Disgraced Israeli ex-president says he's a 'wreck'

November 16, 2011 - 6:50 AM

JERUSALEM (AP) — Israel's former president, Moshe Katsav, said in interviews published on Wednesday that he is a "wreck" after being sentenced to seven years in prison for rape, but insisted he was innocent and vowed never to stop fighting to clear his name.

The remarks, published in the Yediot and Maariv dailies, were Katsav's first public statements since Israel's Supreme Court rejected his appeal last week.

The court upheld a ruling that Katsav, 65, raped a former employee while he was a Cabinet minister and sexually harassed two other women during his presidency from 2000 to 2007. He is to report to prison next month to start serving his sentence.

In the interviews, Katsav described himself as a victim of a grave injustice, saying that while he respected the judges' decision, he believed they made a mistake by accepting his victims' testimony over his own.

Katsav also suggested he was the victim of a conspiracy, telling Yediot that "there were also politicians who stood behind the accusations against me."

The former president has repeatedly professed his innocence since the accusations against him first surfaced five years ago. However, for the first time, he apologized if any women were hurt by his actions.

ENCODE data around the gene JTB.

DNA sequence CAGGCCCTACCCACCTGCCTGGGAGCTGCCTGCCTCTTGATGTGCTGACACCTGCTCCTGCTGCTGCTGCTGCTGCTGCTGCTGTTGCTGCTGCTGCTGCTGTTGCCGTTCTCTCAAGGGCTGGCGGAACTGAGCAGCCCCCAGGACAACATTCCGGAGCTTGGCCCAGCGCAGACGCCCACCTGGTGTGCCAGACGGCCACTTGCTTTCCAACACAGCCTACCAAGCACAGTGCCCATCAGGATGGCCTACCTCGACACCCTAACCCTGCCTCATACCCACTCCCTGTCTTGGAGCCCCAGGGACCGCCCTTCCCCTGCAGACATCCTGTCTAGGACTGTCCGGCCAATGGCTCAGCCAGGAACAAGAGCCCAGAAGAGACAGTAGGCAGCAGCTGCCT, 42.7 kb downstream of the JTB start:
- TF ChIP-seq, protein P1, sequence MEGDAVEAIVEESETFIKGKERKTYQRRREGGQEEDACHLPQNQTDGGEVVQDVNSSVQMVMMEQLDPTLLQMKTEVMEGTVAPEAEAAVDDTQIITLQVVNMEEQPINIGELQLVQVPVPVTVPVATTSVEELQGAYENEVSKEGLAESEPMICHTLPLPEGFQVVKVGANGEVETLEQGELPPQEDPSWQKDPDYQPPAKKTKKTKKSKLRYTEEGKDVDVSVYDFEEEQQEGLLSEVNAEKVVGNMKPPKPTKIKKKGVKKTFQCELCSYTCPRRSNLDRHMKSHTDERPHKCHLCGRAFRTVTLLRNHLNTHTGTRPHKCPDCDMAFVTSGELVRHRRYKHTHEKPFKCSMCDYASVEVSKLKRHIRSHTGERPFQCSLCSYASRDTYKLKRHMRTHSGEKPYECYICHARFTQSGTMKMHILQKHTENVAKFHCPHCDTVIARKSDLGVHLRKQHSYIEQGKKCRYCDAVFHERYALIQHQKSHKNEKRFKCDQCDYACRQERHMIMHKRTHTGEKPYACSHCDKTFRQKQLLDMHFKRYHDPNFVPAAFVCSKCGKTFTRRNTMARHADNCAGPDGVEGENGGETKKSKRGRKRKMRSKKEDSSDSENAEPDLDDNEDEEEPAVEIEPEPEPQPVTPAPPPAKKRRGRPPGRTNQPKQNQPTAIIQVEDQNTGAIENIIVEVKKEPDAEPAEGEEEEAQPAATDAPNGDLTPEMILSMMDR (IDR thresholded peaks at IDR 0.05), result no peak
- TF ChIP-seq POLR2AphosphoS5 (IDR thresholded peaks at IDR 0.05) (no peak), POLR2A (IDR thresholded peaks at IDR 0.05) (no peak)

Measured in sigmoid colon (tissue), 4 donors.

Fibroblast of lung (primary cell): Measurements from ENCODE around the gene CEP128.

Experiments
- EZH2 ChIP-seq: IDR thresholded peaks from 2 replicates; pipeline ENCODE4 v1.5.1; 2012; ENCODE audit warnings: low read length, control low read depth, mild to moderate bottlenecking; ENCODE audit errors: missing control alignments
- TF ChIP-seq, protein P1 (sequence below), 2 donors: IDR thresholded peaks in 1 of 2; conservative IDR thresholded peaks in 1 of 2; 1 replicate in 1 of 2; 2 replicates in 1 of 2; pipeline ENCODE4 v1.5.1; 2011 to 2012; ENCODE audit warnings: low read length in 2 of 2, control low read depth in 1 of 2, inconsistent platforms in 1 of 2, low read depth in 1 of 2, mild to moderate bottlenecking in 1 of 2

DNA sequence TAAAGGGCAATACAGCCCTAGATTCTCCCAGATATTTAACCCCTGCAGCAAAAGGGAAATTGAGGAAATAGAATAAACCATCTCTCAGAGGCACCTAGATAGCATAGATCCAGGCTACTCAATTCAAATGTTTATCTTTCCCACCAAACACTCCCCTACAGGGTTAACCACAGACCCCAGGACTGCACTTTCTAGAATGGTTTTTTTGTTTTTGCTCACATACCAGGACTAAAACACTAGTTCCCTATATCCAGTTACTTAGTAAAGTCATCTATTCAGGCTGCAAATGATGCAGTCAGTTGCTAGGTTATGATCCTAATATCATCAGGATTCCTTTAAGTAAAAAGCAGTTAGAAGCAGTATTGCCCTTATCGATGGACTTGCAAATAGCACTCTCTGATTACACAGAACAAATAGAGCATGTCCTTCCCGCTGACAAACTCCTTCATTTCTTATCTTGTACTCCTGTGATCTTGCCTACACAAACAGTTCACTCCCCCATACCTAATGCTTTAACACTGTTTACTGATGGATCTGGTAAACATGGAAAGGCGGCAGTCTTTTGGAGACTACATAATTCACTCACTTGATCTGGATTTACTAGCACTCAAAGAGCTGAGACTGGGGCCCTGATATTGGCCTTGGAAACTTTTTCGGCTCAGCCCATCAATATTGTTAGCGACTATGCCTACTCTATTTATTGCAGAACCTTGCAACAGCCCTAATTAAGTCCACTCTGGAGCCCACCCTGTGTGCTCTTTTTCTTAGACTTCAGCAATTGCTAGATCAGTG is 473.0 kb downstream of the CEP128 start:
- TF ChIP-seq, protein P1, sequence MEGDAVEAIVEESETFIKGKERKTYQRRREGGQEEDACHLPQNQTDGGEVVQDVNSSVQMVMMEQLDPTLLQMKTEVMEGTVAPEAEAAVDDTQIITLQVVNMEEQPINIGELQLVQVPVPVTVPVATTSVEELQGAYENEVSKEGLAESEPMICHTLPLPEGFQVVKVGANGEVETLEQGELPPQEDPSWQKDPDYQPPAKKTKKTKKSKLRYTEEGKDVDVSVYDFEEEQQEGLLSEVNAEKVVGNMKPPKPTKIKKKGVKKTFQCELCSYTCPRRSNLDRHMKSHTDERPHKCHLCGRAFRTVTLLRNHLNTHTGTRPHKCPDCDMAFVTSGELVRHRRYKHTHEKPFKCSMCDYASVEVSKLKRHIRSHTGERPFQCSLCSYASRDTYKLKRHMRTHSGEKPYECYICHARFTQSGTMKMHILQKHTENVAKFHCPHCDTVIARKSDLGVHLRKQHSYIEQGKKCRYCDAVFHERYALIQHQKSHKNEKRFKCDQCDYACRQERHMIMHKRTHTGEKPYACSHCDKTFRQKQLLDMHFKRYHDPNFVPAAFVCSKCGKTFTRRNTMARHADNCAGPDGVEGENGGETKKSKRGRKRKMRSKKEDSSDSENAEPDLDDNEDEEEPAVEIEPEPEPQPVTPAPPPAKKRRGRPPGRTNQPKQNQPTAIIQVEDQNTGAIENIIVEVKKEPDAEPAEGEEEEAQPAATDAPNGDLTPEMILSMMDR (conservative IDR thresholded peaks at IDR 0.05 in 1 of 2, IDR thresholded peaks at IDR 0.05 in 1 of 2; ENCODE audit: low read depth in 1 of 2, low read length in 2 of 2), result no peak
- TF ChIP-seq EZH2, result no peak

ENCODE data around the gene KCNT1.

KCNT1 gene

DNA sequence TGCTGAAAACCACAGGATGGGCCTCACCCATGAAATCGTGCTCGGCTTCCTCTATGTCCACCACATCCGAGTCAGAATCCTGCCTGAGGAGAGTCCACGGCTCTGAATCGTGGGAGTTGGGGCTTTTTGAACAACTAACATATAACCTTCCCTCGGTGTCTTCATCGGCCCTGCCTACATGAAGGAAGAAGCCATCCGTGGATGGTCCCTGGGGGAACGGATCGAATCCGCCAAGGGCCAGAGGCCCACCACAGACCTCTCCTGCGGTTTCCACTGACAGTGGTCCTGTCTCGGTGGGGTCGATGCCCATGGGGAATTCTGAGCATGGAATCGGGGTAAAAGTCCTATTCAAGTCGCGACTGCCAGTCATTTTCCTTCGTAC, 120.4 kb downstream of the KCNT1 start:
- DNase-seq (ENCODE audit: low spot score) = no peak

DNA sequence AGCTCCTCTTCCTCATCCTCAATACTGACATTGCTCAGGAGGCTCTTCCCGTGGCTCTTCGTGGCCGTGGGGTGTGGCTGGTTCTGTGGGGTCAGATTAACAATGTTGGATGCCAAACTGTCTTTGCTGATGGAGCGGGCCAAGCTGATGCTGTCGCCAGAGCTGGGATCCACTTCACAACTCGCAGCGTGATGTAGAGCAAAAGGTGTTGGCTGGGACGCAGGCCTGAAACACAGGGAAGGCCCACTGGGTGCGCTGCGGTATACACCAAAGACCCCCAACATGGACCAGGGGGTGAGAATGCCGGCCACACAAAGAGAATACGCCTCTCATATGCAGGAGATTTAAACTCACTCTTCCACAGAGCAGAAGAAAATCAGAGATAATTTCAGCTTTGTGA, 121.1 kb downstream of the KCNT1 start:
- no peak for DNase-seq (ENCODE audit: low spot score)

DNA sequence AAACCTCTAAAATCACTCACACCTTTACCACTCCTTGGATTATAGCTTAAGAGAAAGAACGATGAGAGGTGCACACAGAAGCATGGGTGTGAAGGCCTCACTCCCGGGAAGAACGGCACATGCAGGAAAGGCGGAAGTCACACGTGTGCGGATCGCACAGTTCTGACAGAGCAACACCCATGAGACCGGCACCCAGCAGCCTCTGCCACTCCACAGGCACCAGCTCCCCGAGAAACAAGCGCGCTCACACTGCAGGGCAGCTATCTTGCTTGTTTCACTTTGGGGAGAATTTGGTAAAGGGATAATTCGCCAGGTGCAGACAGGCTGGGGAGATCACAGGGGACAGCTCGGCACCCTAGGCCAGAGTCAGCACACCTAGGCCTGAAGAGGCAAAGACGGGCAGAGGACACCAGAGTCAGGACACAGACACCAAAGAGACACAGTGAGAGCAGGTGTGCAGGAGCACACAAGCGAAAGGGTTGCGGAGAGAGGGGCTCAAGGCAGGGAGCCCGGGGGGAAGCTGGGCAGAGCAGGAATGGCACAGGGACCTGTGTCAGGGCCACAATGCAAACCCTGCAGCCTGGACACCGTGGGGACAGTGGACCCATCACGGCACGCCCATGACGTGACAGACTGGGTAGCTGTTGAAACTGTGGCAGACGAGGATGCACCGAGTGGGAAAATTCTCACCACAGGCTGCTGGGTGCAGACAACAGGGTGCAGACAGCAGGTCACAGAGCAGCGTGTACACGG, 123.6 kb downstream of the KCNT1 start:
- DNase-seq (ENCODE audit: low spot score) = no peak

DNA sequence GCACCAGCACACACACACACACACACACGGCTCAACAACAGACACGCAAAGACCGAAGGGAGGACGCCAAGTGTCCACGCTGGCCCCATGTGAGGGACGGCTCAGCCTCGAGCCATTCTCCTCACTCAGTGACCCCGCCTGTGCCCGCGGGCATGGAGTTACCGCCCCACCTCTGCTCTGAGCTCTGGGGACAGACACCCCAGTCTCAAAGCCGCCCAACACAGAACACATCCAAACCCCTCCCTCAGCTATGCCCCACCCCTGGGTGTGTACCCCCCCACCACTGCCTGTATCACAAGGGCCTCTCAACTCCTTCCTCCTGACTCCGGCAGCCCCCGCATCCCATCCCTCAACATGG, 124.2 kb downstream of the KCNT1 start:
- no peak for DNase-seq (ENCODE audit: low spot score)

Nonetheless, he said he would never stop fighting to prove his innocence. "The justice of my cause will come to light — even if it is after my death," he told Yediot.

One of Katsav's lawyers has expressed concerns that Katsav could be suicidal, and Yediot said that rumors spread in the ex-president's hometown after the court ruling that he had taken his life.

"I didn't commit suicide and I don't intend to commit suicide," Katsav told Yediot. "I have promised my family to be strong, but even iron that takes the kind of blows that I have taken over the past five years ultimately bends."

Israel's presidency is a largely ceremonial office, typically filled by a respected elder statesman expected to rise above politics and serve as a moral compass. Most political power is concentrated in the hands of the prime minister.

The case against Katsav, which broke in 2006 after he told police one of his accusers was trying to extort money from him, shocked Israelis by portraying a man widely seen as a bland functionary as a predatory boss who repeatedly used authority to force sexual favors.

Katsav reluctantly resigned two weeks before his seven-year term was to expire in 2007 under a plea bargain that would have allowed him to escape jail time.

He was replaced by Nobel peace laureate and former prime minister Shimon Peres. But he then rejected the plea bargain, vowing to prove his innocence in court.

Katsav told Maariv he is "at peace" with his decision to reject the plea deal. "I couldn't live with the knowledge that I would have to confess to an offense I didn't commit," he said.

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Federman can be reached at www.twitter.com/joseffederman.